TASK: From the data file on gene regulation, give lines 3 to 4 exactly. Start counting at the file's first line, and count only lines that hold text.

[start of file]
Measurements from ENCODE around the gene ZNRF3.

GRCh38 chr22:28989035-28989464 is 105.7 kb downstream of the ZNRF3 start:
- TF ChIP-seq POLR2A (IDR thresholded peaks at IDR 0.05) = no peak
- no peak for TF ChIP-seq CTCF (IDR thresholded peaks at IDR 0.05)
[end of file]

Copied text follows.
- TF ChIP-seq POLR2A (IDR thresholded peaks at IDR 0.05) = no peak
- no peak for TF ChIP-seq CTCF (IDR thresholded peaks at IDR 0.05)